The legal group in Canada of Schering-Plough developed a checklist of key points and made them mandatory in employment contracts. They settled on provisions for parties, terms of the agreement, position and responsibilities, compensation, vacation entitlement/benefits, policies, and restrictive covenants. (Counsel to Counsel, July 2005 at pg. 5) Nothing surprising, but an excellent management methodology.
Place this step in a spectrum. Law departments must start by recognizing documents they prepare or review time and time again. A further step along the spectrum is to collect examples of those documents, in hard copy or, better, electronically. Next in the spectrum of increasing sophistication, they can create a checklist of key points to look for. Further, they can draft exemplars of key provisions (as did Schering) and go on to having document assembly capabilities as well as annotations to explain the key provisions, possibly with some alternative language where there is likely to be negotiation. The most sophisticated departments delegate much of this to paralegals, if not back to the client organization, and serve in a review mode for exceptional issues.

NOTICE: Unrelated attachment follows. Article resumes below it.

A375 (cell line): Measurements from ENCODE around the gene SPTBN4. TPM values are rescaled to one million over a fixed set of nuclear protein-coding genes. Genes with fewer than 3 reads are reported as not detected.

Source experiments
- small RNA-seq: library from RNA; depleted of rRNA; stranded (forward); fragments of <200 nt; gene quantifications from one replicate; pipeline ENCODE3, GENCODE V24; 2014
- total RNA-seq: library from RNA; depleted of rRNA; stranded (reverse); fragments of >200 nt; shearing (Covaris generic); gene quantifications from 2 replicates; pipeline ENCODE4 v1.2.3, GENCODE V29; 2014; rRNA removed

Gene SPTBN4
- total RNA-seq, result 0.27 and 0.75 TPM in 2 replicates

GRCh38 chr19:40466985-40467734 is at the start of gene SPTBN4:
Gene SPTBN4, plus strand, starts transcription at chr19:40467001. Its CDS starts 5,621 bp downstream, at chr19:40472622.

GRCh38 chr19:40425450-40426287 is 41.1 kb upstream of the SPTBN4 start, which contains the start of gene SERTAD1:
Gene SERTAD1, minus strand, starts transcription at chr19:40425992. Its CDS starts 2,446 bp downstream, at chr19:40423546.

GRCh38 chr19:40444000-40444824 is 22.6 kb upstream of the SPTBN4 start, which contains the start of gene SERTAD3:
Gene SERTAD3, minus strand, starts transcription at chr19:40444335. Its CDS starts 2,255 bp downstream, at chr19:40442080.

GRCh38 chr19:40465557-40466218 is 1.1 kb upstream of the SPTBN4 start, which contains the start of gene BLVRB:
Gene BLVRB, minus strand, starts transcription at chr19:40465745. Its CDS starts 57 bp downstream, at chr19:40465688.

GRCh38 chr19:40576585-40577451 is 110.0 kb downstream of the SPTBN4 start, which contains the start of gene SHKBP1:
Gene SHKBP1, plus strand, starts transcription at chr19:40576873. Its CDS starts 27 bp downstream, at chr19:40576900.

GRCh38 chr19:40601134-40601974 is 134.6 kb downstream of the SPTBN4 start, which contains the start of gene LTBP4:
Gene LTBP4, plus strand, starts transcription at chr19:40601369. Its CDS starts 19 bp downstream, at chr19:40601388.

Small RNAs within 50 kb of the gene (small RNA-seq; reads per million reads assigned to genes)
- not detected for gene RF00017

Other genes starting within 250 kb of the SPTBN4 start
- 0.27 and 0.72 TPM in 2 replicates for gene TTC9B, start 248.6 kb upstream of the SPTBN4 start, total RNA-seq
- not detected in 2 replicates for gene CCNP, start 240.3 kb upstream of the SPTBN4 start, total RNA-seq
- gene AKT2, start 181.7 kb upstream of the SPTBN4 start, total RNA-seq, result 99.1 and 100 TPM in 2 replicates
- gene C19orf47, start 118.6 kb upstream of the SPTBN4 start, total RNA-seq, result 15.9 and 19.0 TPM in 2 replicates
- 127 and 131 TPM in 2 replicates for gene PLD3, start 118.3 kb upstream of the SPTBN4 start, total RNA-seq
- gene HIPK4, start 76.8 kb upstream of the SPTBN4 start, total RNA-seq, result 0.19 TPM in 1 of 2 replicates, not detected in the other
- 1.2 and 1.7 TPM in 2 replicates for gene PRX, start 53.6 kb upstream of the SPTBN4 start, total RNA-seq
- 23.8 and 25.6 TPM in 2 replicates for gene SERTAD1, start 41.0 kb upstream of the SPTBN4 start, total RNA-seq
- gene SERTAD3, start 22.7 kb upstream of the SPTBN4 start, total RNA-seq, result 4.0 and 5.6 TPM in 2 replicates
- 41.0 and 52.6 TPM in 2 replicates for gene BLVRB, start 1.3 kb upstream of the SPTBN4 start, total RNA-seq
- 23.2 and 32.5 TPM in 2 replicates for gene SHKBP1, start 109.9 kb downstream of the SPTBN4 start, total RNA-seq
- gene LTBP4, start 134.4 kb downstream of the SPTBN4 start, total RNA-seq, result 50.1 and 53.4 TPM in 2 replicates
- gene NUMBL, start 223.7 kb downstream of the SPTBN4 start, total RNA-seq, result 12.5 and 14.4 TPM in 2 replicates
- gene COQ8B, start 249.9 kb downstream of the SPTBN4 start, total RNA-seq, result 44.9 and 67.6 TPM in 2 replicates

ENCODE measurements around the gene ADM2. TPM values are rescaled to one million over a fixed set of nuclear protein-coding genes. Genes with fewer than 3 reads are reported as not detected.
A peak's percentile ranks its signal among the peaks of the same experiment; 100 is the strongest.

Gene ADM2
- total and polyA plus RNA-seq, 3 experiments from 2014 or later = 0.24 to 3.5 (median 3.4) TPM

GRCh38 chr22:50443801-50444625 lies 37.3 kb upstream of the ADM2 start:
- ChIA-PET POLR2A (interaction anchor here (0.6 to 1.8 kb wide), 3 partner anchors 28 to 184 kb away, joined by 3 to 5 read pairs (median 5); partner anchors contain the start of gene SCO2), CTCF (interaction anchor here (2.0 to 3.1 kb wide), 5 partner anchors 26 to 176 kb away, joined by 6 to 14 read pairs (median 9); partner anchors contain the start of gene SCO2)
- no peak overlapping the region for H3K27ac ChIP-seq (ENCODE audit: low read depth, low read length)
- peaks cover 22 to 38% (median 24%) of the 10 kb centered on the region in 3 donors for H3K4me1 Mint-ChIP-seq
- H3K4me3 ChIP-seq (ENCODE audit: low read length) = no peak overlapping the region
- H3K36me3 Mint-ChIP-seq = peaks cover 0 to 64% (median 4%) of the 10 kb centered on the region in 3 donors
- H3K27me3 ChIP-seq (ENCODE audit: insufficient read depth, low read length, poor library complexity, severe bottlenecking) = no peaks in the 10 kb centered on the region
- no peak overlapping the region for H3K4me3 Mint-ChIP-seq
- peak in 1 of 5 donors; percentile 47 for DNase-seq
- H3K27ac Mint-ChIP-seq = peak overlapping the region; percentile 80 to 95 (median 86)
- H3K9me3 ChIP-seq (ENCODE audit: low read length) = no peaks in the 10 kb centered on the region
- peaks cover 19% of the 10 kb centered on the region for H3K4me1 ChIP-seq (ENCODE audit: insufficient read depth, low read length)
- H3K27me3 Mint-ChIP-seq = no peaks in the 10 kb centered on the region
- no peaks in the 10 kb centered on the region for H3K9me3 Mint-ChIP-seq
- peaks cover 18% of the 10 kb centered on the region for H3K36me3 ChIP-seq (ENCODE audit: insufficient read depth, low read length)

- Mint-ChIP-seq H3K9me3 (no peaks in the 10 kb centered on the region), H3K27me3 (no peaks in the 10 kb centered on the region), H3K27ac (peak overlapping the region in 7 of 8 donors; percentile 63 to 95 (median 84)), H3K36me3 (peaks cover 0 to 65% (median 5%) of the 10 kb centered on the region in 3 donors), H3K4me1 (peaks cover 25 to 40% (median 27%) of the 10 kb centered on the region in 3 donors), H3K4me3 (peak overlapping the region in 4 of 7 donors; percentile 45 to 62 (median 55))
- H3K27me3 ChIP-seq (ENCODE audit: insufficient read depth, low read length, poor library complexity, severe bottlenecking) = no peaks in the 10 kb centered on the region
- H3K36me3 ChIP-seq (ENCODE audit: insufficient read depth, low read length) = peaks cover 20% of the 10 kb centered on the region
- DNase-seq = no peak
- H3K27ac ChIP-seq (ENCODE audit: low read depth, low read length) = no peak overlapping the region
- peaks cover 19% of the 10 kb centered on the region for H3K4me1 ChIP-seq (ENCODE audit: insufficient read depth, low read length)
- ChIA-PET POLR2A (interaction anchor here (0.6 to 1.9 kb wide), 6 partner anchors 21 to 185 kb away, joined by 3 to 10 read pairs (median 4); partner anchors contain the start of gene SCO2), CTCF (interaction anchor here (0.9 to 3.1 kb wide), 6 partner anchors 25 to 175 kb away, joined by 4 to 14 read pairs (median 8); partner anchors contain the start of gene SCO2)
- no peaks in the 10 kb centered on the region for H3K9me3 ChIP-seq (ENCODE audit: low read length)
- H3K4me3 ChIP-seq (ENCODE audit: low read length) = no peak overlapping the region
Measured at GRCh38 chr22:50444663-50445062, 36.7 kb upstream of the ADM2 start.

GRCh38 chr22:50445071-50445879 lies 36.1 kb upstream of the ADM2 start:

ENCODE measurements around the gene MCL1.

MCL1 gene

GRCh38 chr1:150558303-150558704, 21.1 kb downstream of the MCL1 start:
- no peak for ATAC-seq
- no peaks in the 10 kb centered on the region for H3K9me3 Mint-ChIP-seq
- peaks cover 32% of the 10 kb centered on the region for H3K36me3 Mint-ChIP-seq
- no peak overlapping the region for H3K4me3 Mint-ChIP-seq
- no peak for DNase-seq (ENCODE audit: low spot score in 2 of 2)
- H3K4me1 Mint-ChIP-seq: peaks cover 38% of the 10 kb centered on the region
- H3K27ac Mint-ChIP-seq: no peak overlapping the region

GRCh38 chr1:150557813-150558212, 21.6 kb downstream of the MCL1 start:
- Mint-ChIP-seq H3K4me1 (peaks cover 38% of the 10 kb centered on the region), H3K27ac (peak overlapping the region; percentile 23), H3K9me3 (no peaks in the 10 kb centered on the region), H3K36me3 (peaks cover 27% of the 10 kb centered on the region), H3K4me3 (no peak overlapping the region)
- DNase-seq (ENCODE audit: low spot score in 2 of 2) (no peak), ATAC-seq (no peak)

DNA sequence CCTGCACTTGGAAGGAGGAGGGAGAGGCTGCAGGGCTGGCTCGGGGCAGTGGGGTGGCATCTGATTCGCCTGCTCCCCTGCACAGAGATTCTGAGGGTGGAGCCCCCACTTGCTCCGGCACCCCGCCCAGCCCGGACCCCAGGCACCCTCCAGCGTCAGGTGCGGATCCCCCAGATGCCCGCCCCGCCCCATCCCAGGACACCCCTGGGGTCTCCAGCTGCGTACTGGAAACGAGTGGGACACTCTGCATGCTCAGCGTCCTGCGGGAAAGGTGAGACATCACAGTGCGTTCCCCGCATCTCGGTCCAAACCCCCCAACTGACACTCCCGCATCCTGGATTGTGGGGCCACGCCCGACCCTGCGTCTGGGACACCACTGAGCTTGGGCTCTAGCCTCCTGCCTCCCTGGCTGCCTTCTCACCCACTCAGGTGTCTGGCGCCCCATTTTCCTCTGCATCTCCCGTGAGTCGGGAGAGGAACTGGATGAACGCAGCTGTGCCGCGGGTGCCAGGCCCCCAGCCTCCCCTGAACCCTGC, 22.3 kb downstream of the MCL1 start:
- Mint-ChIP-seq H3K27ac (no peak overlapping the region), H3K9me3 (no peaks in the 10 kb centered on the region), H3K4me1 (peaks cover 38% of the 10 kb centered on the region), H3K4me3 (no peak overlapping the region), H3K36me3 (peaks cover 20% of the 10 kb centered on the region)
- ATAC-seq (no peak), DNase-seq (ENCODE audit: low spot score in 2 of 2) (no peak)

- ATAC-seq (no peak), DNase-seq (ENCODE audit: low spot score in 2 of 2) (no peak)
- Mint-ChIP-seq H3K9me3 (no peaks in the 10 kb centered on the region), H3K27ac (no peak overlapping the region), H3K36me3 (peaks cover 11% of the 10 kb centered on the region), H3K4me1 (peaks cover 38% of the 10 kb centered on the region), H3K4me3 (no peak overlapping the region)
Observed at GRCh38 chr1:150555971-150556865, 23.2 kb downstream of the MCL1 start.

Moving along this path of standardizing, streamlining and shifting roles, a law department will find that its productivity increases, the quality of the issues it addresses increases, litigation and disputes decrease, and cycle time decreases. Not too shabby!